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Archive for Friday, April 12, 2013

Editiorial: Arts effort

Local leaders are working to blend the city’s arts and its heritage to make Lawrence an even more vibrant community.

April 12, 2013

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Starting with its founding as a Free State bastion, Lawrence often has attracted unconventional and controversial thinking. Perhaps at least in part because of that tradition, Lawrence also seems to attract more than its share of people involved in the creative arts.

Now leaders in the Lawrence arts community are working to blend those two community assets in a project they call “creative placemaking.” The idea, they say, is to take the city’s existing artistic and cultural attributes and build on them to make our community even more vibrant.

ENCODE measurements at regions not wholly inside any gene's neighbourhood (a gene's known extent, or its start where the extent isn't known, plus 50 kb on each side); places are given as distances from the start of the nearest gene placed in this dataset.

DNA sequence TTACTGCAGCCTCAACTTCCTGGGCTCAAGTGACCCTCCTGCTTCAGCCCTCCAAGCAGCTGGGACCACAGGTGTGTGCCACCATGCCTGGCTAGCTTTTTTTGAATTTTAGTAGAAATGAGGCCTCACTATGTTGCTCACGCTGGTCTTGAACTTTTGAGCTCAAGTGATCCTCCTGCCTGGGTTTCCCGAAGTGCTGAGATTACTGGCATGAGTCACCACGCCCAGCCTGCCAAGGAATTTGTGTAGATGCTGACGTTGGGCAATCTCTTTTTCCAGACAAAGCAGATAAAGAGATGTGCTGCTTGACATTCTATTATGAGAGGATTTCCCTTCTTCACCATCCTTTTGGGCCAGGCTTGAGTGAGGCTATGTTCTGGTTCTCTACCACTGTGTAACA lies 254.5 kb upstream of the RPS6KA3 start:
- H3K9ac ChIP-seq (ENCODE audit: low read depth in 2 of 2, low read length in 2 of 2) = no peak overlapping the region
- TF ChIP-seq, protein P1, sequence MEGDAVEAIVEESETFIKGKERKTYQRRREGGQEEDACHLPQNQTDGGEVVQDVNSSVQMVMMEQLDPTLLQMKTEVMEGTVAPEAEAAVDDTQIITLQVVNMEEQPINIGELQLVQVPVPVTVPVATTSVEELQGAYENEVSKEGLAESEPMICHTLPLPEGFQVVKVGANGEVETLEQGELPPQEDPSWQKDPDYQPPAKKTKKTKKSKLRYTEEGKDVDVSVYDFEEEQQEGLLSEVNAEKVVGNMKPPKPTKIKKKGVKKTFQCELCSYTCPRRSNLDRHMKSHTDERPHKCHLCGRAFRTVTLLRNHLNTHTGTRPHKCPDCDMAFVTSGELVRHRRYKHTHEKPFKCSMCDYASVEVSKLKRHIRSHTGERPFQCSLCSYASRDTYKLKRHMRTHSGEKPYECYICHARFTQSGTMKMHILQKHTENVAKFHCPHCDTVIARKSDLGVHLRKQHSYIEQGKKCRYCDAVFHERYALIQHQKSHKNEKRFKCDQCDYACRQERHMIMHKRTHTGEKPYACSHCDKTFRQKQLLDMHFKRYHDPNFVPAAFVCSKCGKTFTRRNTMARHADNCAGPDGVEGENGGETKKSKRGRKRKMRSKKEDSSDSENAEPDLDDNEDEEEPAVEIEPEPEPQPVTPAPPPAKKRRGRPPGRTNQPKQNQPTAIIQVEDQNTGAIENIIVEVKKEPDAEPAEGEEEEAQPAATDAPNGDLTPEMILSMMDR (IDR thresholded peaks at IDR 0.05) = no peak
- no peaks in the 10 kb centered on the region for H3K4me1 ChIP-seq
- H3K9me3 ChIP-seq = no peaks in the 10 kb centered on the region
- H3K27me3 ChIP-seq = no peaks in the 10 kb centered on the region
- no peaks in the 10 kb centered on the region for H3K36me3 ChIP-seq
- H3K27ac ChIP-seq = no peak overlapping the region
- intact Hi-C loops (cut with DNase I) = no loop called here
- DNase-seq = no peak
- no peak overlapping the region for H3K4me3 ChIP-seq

Organizations like the Lawrence Arts Center, the Lawrence Convention and Visitors Bureau and the Lawrence-based Freedom’s Frontier National Heritage Area are working together to get this ball rolling. Their first step was to gain city designation of a “cultural district,” which covers portions of downtown and the area to the east. Included in the district are sites of both historical and artistic significance to the community.

Another major effort in the process is seeking grant funding from ArtPlace, a foundation that supports creative placemaking efforts. Lawrence is one of 105 finalists competing for one of about 40 grants to be approved by ArtPlace this year. The Lawrence proposal calls for using the grant money to bring in resident artists with experience in exploring local cultures and creating public art projects that reflect those cultures.